NWPR Books

NWPR Books
4:03 am
Sat April 26, 2014

For Binchy Fans, One Last Trip Down 'Chestnut Street'

There may be no real Chestnut Street in Dublin, but Maeve Binchy made readers feel as if it might be around any corner. Best-selling author Binchy, who died in 2012, was famous for novels which intertwined the lives, loves and relationships of her mostly Irish characters with a lyrical, yet accessible writing style. And Chestnut Street, her last book, is a collection of short stories about those characters, loosely connected by their common setting on the titular street

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NWPR Books
7:11 am
Fri April 25, 2014

Book News: Polish Poet With Mission To 'Create Poetry After Auschwitz' Dies

Polish writer Tadeusz Różewicz is pictured in 2010 in Lodz, Poland.
Grzegorz Michalowski EPA /LANDOV

The daily lowdown on books, publishing, and the occasional author behaving badly.

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NWPR Books
4:17 pm
Thu April 24, 2014

An Eater's-Eye View Of Literature's Most Iconic Meals

" 'Have some wine,' the March Hare said in an encouraging tone. Alice looked all round the table, but there was nothing on it but tea." (Alice in Wonderland by Lewis Carroll)
Dinah Fried Courtesy of Harper Design

Originally published on Wed April 30, 2014 12:23 pm

In the opening pages of Daphne du Maurier's 1938 novel Rebecca, the narrator lays out a feast for the imagination: "Those dripping crumpets, I can see them now. Tiny crisp wedges of toast, and piping-hot, flaky scones. Sandwiches of unknown nature, mysteriously flavoured and quite delectable, and that very special gingerbread." Of course, the reader can't actually see these treats — and that's where graphic designer Dinah Fried comes in.

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NWPR Books
2:03 pm
Thu April 24, 2014

A Biography Of Your Cubicle: How This Became The Modern Workplace

empty cubicles
iStockphoto

Originally published on Fri April 25, 2014 8:33 am

I remember my first office desk well. It was the roaring '90s in Manhattan. "Silicon Alley," they called it. I was fresh out of college, working at a Web design company. The office had an open layout. We all shared long tables. I did have a window that looked onto a stone wall. I was given a computer, a drawer and a fancy ergonomic chair.

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NWPR Books
5:09 am
Thu April 24, 2014

Book News: Happiness Study Says Library Trips Are As Good As A Pay Raise

Pedestrians walk past the main branch of the New York Public Library in New York City in this 2013 photo.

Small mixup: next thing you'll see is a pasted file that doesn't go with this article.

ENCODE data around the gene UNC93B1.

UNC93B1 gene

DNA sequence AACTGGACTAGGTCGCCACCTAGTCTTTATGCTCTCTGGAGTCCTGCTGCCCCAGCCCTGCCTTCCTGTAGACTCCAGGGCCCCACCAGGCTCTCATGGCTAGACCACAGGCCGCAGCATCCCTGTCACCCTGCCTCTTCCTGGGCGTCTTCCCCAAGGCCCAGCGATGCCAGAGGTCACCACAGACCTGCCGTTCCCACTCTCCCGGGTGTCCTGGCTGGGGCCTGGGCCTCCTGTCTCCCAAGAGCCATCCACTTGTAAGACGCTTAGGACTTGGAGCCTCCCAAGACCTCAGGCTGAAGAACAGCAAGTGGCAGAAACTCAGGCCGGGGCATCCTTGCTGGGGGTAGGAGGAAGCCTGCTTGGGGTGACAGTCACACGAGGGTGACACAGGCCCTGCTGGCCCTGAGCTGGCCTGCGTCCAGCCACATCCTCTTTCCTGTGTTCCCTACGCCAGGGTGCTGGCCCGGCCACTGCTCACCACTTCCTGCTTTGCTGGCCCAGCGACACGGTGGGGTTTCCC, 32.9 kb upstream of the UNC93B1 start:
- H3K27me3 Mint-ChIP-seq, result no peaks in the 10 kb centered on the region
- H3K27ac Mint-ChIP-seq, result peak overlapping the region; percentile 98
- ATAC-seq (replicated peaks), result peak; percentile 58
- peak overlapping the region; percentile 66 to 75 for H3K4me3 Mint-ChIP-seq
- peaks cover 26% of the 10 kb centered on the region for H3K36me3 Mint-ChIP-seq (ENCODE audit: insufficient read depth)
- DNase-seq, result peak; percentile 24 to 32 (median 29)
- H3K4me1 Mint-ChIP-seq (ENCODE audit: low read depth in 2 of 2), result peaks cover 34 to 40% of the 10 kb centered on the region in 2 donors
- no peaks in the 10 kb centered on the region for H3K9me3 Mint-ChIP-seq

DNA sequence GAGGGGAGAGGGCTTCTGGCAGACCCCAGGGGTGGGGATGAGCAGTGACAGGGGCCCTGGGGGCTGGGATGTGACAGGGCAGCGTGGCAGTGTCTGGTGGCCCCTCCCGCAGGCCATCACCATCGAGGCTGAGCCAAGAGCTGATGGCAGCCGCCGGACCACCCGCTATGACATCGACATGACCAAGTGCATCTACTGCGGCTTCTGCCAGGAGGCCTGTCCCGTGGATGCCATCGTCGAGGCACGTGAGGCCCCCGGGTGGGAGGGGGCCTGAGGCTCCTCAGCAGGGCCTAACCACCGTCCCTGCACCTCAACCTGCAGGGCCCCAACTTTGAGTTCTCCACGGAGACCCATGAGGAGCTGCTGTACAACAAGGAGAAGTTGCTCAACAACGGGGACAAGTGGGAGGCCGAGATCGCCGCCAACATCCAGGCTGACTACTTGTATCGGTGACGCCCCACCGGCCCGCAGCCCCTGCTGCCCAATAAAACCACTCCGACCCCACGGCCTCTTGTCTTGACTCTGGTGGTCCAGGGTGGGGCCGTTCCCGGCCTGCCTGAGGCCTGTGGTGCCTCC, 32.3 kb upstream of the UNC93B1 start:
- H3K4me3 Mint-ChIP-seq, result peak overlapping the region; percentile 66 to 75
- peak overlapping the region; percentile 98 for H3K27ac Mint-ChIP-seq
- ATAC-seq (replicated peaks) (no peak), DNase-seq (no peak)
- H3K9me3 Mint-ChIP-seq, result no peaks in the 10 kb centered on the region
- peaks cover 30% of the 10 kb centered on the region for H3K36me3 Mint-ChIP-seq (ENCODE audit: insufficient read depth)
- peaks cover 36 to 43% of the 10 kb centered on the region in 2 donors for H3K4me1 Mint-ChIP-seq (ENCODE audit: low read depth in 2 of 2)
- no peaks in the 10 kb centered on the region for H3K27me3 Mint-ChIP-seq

Seth Wenig AP

The daily lowdown on books, publishing, and the occasional author behaving badly.

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NWPR Books
4:03 am
Thu April 24, 2014

Mitterrand's Taste For 'Intrigue' And Contradiction

It's probably a little too pat to say that all successful political careers are marked by contradiction and compromise, though you're not likely to hear many objections to that characterization. Politics is a game of survival, and with a few sadly notable exceptions, unyielding purists seldom make it to the top.

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NWPR Books
8:17 am
Wed April 23, 2014

Book News: Gabriel García Márquez Left An Unpublished Manuscript

Writer Gabriel Garcia Marquez, who won the Nobel Prize in 1982, died last week at age 87.
Paco Junquera Getty Images

The daily lowdown on books, publishing, and the occasional author behaving badly.

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NWPR Books
4:44 am
Wed April 23, 2014

Better (?) Living Through Chemistry In 'Afterparty'

The question you have to ask yourself is, how juicy do you like your science fiction?

And I mean that in terms of a spectrum. To me, classic space operas are saltines — dusty and dry and fit only as a calmative after a long binge of weirder, more foreign flavors. William Gibson? He's ... moist. Rudy Rucker is a juicy peach. Paul Di Filippo is that same peach, a week gone and with a tooth stuck in it.

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NWPR Books
3:48 pm
Tue April 22, 2014

Book News: Ex-Supreme Court Justice Wants 6 Changes To Constitution

Former Supreme Court Associate Justice John Paul Stevens, pictured in 2013, has a laundry list of legal changes he'd like to see and thinks "ultimately each will be adopted."
Chip Somodevilla Getty Images

Originally published on Tue April 22, 2014 5:21 am

The daily lowdown on books, publishing, and the occasional author behaving badly.

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NWPR Books
3:29 pm
Tue April 22, 2014

'Chameleon Club' Takes On Too Many Colors

Originally published on Tue April 22, 2014 11:10 am

The narrators of Francine Prose's novel Lovers at the Chameleon Club, Paris 1932 are not to be trusted. In describing the life of Lou Villars, French racecar driver, cross dresser and Gestapo torturer, Prose tells a complex story about the malleability of truth when everybody is a collaborator.

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